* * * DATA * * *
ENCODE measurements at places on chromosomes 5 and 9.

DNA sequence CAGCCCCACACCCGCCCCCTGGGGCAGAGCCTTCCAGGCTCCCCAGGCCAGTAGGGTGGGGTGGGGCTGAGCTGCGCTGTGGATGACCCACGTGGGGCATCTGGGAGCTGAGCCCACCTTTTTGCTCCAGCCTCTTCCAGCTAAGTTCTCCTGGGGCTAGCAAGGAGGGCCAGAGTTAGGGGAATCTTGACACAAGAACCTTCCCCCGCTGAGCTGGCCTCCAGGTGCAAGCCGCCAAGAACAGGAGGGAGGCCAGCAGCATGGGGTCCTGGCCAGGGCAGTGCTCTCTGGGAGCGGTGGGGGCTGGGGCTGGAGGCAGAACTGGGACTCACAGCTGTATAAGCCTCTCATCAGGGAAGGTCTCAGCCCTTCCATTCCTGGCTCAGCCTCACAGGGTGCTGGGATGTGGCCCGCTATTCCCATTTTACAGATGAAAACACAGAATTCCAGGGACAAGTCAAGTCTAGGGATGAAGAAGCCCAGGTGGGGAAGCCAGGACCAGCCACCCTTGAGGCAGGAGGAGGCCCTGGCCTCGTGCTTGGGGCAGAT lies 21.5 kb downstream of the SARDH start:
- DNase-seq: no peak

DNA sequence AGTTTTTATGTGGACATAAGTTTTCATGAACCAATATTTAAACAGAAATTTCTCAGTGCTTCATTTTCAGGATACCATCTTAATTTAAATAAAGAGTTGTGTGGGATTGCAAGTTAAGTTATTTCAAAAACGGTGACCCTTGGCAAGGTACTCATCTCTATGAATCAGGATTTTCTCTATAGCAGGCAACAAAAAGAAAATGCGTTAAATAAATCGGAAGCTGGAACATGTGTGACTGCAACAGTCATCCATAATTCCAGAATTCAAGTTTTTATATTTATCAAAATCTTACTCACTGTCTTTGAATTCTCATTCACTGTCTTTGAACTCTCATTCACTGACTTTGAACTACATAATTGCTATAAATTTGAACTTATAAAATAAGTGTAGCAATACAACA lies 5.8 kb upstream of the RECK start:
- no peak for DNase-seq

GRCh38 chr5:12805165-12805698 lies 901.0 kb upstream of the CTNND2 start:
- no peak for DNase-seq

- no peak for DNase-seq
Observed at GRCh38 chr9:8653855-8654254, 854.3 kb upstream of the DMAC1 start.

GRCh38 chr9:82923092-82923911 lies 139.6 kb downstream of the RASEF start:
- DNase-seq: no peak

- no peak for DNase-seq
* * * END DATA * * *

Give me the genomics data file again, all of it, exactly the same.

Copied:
ENCODE measurements at places on chromosomes 5 and 9.

DNA sequence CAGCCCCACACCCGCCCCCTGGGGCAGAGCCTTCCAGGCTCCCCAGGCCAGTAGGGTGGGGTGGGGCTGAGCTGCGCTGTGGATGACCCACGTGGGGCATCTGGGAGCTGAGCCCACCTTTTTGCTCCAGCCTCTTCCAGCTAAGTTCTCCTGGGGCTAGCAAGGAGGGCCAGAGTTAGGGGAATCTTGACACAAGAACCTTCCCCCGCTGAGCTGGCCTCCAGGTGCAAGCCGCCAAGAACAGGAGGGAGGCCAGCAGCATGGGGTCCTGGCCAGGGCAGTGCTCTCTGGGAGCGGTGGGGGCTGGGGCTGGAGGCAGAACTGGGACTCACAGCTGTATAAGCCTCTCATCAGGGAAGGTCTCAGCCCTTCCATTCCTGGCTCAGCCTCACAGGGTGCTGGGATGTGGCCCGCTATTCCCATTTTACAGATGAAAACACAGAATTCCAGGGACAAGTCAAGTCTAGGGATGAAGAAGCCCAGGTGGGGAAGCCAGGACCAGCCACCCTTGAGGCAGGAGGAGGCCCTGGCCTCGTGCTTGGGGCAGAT lies 21.5 kb downstream of the SARDH start:
- DNase-seq: no peak

DNA sequence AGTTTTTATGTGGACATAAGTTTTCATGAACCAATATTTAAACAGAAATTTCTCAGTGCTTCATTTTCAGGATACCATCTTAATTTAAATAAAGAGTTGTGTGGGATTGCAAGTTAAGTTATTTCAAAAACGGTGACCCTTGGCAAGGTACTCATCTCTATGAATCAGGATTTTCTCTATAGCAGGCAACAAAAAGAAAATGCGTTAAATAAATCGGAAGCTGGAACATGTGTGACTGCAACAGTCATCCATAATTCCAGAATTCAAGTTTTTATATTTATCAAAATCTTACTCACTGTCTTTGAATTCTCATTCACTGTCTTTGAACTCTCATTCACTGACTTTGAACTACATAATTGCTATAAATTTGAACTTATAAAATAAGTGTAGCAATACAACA lies 5.8 kb upstream of the RECK start:
- no peak for DNase-seq

GRCh38 chr5:12805165-12805698 lies 901.0 kb upstream of the CTNND2 start:
- no peak for DNase-seq

- no peak for DNase-seq
Observed at GRCh38 chr9:8653855-8654254, 854.3 kb upstream of the DMAC1 start.

GRCh38 chr9:82923092-82923911 lies 139.6 kb downstream of the RASEF start:
- DNase-seq: no peak

- no peak for DNase-seq